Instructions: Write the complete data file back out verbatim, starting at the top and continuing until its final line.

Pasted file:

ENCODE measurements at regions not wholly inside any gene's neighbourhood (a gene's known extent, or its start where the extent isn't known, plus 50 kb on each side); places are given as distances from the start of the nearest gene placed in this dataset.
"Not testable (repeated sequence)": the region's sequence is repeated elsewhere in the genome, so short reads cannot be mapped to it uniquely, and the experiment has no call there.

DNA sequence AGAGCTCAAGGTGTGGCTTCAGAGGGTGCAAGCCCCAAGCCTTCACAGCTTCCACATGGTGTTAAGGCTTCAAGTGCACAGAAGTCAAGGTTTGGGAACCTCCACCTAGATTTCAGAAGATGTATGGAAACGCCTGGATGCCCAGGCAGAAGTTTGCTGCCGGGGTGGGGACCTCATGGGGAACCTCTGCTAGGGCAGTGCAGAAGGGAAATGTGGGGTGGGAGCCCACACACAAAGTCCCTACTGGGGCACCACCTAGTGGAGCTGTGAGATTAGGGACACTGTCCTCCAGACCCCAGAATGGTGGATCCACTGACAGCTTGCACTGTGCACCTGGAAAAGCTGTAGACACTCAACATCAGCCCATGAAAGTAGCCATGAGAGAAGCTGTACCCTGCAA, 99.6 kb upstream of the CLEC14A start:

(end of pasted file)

ENCODE measurements at regions not wholly inside any gene's neighbourhood (a gene's known extent, or its start where the extent isn't known, plus 50 kb on each side); places are given as distances from the start of the nearest gene placed in this dataset.
"Not testable (repeated sequence)": the region's sequence is repeated elsewhere in the genome, so short reads cannot be mapped to it uniquely, and the experiment has no call there.

DNA sequence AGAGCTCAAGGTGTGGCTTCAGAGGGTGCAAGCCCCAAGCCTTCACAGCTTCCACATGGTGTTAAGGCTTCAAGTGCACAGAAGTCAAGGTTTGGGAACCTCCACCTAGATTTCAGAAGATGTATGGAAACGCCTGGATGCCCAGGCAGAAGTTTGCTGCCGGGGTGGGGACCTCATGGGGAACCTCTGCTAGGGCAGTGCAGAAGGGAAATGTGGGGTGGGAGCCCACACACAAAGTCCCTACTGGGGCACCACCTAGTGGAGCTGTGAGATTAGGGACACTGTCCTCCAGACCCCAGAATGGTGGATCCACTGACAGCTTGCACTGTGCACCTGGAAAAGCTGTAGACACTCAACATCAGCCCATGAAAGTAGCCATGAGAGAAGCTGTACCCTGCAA, 99.6 kb upstream of the CLEC14A start: